Seizures In Dogs - Stages And Treatment [II]

Wag Wiki, last updated 11th, May 2017, Varun

In our previous segment, we discussed about seizures in dogs, the types of seizures and the possible factors that would bring up a seizure in your dog. In this segment, we will share with you the different stages of seizures and what you can do when your dog has a seizure.

Stages of Seizures

If you observe closely, a seizure occurs in phases:

Prodrome: The pre-seizure phase causes behavioral changes and can last for minutes to hours. Your dog may appear restless, pace, seek affection, salivate, whine, or hide. This stage is difficult to understand as you may not be able to link it with the possibility of the on-set of a seizure.

Aura: This is hard to determine in an animal because it is a sensory experience, but you may notice a behavioral change just minutes before a seizure.

Ictal Period: This is the actual seizure. Your dog may appear excited, vomit, salivate, run in circles, collapse, and have uncoordinated muscle activity. This stage generally lasts less than 5 minutes.

Post-Ictal Phase: After the seizure, the recovery (post-ictal) period begins. Your dog may seem disoriented, uncoordinated, and occasionally blind (temporary). This may last several minutes to days.

Most dogs will actually feel the seizure coming on and seek out the owner for comfort. During the actual seizure, a dog is unaware of his surroundings so it does little good for the owner to try to comfort the seizuring dog. It is best to be there for comfort when the dog recovers.

Dog Breeds and their relation to seizures and epilepsy

German Shepherds, Beagles, Belgian Tervurens, Dachshunds and Keeshonds. Collies, Golden Retrievers, Poodles, Siberian Huskies, Cocker Spaniels, Irish Setters, Miniature Schnauzers, Wire-haired Fox Terriers, Labrador Retrievers and St. Bernards have a high incidence of idiopathic epilepsy, but inheritance has yet to be proven. Dogs as young as 6 months or as old as 5 years can show signs. If your pup is one of the breeds on the list, it doesn't mean he'll develop epilepsy. As well, just because he's not one of the vulnerable breeds doesn't mean he won't experience seizures.

What to do during a seizure

Once the seizure has started, there is little that you can do for your dog apart from comforting him. During the seizure try and comfort him by saying “it’s okay” or slowly wave your hand over his body to help him relax and calm down.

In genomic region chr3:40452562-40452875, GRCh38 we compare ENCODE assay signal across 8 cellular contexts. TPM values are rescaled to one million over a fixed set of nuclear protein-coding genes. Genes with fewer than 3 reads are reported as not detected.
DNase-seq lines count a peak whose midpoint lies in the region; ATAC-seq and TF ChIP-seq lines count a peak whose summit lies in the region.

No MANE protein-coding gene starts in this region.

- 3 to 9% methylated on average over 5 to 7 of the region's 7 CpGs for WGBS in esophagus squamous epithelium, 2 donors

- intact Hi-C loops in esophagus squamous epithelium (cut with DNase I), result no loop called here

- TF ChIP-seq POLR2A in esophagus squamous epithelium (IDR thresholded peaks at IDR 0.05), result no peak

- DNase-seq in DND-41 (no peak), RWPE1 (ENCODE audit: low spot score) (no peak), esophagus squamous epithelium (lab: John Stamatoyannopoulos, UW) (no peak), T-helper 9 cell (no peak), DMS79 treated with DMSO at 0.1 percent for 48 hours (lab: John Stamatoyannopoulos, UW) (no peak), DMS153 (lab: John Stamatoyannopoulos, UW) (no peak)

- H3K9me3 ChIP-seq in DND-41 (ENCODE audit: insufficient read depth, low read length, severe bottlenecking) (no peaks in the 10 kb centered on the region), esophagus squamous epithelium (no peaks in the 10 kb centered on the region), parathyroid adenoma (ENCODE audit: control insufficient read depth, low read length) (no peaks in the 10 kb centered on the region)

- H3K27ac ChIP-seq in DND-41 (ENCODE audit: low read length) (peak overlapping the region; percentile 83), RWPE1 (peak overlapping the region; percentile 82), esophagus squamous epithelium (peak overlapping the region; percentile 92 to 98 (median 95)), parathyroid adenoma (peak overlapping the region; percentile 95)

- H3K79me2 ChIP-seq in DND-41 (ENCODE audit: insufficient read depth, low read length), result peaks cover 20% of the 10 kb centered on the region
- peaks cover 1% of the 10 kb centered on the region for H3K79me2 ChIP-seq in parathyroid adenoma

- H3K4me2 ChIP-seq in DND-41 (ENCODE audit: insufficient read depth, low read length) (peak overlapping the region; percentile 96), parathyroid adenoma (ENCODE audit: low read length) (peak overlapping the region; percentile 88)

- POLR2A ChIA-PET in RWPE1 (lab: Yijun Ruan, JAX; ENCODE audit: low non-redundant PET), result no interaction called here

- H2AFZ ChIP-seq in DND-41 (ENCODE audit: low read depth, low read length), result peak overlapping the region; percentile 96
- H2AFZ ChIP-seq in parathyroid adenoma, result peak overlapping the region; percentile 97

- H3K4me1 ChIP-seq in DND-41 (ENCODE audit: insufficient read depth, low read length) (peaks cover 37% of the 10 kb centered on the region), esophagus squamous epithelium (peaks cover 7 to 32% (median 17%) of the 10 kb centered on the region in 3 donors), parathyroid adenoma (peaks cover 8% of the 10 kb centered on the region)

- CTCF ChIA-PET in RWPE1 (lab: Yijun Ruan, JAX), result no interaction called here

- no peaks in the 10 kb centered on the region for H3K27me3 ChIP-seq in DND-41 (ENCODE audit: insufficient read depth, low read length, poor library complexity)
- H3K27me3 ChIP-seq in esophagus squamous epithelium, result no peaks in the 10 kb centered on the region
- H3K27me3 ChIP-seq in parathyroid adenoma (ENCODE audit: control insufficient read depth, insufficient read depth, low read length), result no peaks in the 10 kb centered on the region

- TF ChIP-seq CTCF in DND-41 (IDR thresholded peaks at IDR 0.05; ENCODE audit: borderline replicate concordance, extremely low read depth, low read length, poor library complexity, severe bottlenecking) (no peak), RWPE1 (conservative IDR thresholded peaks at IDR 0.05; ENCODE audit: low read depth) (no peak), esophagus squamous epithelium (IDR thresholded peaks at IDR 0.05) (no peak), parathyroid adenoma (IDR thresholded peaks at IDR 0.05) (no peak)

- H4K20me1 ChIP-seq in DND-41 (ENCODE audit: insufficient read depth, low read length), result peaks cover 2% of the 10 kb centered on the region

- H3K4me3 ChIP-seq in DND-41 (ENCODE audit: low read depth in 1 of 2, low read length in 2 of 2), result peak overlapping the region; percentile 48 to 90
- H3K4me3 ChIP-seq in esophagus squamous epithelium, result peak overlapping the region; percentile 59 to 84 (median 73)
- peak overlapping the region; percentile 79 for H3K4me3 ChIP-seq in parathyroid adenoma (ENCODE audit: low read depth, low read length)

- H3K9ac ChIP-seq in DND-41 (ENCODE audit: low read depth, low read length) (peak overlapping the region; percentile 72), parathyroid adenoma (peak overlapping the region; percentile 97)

It is said that the dog is unaware of his surroundings during a seizure so the above option might be futile, but I believe that we should do whatever we can do.

Other things that you have to keep in mind are:

1. Do not put your hand in your dog's mouth. This will not help your dog and you may be bitten. (Contrary to popular belief, a dog will not swallow his tongue.)

2. To prevent injury to your dog, remove nearby sharp or hard objects (e.g.; tables and chairs). Using a towel, elevate your dogs head lightly. Use a sheet or thick towel and hold down your dog so that he / she does not try to run or walk.

3. If the dog is on a couch or human bed, lower the dog to the floor, if it can be done safely. This will avoid any injury from falls.

Treatment for Seizures

Treatment for Seizures is usually not recommended till the number of seizures is more than 10 or 12 times a year. The only reason for this is because once the medication is started, it can’t be stopped.

Treatment may be started if the seizure lasts for over 4-5 minutes at a stretch and if the pet has a cluster of seizures i.e. one seizure is immediately followed by the other (Seek advice of a vet immediately in the latter case!!)

The two most commonly used medications to treat seizures in dogs are phenobarbital and potassium bromide. Research into the use of other anticonvulsants is ongoing, and combination therapy is often used for dogs that are poorly responsive to standard treatments. Though again I would like to mention that you should keep this option as a last resort.

Lastly, make sure you check out the video attached in this article. A fair warning is that the video is very very disturbing to see, but it’s better to know what a seizure looks like in-case you ever experience it firsthand.

If you know someone whose dog suffers from a seizure, do share their article with them.

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